Looking Back: Students hold Handicap Awareness Week

Some students can take their abilities for granted — the ability to walk easily to class and fully understand the professor is something people never really think about as lucky. In 1991, Oakland University held a week-long event called Handicap Awareness Week, where the community would become more aware about the impaired.

An ad-hoc committee of Student Congress sponsored the program and events throughout the week. The week focused on visual, hearing and mobility handicaps.

Wednesday, March 27, 1991, was Blindness Awareness Day. The OU community had the opportunity to experience what it would be like to be visually impaired with the use of greased glasses and blindfolds.

“What we’re trying to do is stress handicap peoples’ abilities over their disabilities,” said Michelle Mawson, a committee member.

Thursday, March 28, 1991, was Hearing Awareness Day. The participants received ear plugs to wear throughout the day, just enough to muffle the sound of their lectures.

Another way the committee raised awareness was by receiving wheelchair donations from Wright and Fillips and the Physical Therapy Club. This gave students the opportunity to try to move around campus while being confined to a wheelchair. During this process students realized how hard getting around campus can be due to the damaged sidewalks.

The last event that occurred was a march on April 1, 1991 where the OU community came together with wheelchairs and crutches to show how hard it can be for handicapped students to get from one side of campus to the other. The march started from the north side of campus and ended in front of then Oakland President Joseph Champagne’s office.

“We really want to make students on campus aware that they’re not going to catch something from a handicap person,” Mawson said. “They’re human, treat them as such.”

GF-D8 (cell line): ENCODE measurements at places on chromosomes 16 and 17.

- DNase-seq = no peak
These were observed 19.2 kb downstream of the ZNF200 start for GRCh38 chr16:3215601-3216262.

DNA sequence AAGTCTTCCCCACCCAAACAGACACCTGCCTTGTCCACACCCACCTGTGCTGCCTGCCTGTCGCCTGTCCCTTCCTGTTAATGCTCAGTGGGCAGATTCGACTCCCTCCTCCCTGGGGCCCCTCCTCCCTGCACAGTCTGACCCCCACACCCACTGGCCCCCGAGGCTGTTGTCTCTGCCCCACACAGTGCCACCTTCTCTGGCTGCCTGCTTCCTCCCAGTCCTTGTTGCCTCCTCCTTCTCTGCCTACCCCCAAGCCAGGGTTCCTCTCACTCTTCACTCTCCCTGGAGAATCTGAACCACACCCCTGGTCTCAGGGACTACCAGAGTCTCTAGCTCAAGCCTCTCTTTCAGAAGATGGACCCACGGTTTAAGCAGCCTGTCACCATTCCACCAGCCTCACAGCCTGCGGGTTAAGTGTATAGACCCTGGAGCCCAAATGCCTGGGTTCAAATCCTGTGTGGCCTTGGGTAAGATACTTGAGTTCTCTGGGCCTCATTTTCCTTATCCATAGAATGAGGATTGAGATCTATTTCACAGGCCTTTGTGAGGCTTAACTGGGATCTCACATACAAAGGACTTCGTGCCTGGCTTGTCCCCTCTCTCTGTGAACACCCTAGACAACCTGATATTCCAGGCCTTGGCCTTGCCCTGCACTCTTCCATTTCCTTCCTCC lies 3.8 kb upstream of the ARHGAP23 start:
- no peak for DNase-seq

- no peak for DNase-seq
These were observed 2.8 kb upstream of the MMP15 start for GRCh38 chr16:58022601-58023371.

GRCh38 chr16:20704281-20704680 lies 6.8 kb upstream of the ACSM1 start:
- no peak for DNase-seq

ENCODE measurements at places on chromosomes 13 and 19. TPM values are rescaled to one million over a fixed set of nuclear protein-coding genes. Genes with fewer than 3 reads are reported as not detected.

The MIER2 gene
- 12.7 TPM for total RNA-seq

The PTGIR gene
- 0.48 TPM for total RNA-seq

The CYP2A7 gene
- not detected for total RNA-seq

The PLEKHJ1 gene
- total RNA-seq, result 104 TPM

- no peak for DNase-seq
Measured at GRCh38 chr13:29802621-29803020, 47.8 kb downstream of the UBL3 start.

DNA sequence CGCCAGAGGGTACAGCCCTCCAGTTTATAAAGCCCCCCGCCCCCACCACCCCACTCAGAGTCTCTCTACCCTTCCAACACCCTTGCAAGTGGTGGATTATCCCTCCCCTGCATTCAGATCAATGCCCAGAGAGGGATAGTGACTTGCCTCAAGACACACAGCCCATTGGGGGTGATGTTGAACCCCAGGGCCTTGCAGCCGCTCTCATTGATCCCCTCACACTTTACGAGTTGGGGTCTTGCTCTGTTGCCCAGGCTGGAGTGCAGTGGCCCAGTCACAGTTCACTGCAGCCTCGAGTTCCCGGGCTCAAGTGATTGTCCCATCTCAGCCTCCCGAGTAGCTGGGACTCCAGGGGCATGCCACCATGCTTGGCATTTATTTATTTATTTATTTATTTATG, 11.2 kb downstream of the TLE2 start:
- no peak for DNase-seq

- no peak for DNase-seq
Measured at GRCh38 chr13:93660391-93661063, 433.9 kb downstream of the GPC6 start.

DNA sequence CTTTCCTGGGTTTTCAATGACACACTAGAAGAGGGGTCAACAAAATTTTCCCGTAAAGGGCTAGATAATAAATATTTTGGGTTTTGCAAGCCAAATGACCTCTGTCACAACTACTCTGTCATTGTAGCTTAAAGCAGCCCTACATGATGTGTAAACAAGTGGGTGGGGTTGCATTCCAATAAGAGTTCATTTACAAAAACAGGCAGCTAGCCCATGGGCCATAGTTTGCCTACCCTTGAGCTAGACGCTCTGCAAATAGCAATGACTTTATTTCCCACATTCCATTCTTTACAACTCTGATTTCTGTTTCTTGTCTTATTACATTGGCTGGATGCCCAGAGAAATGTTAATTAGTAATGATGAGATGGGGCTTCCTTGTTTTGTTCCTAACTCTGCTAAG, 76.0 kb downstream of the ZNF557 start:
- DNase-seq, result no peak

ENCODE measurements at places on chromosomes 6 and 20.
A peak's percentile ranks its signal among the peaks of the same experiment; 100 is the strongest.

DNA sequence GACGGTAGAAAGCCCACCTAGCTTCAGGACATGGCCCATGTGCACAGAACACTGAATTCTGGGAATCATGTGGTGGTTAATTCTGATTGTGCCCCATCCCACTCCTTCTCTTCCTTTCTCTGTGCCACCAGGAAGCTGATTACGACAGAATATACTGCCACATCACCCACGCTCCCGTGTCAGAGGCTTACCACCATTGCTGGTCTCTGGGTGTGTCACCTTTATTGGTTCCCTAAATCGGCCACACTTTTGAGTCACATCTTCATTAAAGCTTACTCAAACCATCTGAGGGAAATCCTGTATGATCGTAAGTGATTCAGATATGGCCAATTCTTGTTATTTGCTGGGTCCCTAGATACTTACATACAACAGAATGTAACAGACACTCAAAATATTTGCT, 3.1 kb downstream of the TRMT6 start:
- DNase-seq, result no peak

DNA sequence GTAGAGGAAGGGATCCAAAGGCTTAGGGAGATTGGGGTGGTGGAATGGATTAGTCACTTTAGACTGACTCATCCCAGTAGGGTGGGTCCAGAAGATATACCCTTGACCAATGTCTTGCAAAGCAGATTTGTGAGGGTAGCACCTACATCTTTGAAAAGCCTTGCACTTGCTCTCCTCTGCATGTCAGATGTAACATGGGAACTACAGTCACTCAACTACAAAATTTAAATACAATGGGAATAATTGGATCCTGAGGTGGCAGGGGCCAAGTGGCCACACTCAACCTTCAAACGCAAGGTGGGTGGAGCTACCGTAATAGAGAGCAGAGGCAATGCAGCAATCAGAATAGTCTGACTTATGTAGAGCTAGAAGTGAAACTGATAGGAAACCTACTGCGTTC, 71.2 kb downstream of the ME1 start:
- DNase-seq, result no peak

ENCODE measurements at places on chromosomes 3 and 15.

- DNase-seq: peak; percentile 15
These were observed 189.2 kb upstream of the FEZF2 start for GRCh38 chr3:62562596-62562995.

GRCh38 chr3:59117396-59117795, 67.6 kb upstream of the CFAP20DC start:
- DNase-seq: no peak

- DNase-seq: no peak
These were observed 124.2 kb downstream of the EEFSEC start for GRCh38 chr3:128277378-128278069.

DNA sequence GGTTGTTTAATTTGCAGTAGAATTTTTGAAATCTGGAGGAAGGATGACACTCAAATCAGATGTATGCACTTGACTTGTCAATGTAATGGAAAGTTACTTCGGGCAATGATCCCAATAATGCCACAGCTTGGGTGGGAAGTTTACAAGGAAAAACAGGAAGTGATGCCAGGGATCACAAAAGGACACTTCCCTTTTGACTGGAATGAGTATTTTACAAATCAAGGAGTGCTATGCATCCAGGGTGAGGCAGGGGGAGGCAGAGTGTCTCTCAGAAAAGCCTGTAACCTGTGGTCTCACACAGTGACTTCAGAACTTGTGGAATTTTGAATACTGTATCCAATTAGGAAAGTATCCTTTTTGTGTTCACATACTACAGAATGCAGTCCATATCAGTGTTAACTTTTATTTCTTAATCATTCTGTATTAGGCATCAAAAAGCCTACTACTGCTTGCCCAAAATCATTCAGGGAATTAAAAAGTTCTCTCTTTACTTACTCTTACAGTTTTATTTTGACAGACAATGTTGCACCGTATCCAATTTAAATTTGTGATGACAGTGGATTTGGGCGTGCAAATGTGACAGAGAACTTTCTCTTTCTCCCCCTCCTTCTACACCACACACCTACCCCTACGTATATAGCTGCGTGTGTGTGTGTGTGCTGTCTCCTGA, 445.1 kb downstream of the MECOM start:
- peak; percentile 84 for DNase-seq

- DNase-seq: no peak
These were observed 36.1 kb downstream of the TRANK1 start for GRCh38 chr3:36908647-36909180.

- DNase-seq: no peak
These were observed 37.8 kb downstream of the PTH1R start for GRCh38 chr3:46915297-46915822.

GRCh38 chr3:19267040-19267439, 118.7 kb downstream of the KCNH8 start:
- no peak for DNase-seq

After the week was over, representatives from the committee and a handicap student met with Champagne to discuss difficulties handicap students could encounter. They discussed topics such as sidewalk conditions, snow clearage in the winter and building accessibility.

At the end of the meeting Champagne asked the Handicap Awareness Committee to create a list of issues that needed attention.

Dawn Aubry, a previous member of that committee, said the President added he “felt strongly that changes will be made, probably not tomorrow, but it will happen.”

Some students used this week as motivation to conduct research on the handicap inequality around campus. Scott Pearsall focused on the new student orientation and how there was a discussion on inequality between races, but no mention of inequality within the handicap community.

Pearsall was hoping his contribution to the project would help OU make the orientation conversation more diverse and make students more aware.

“Instead of drawing attention to the student in class, the professor can invite any student with special needs to meet with them after class,” Pearsall said. “The embarrassment of being singled out experienced by the impaired student is something that the instructor does not intend, but often causes unknowingly.”

Today, Oakland offers some campus accessibility help. There is a snow priority route, that is the first pathway cleared during a snowfall. Also, students in wheelchairs can submit their routes to class to have those pathways cleared. OU has door openers available for more buildings and the “Clickers” can be loaned to students for the time needed.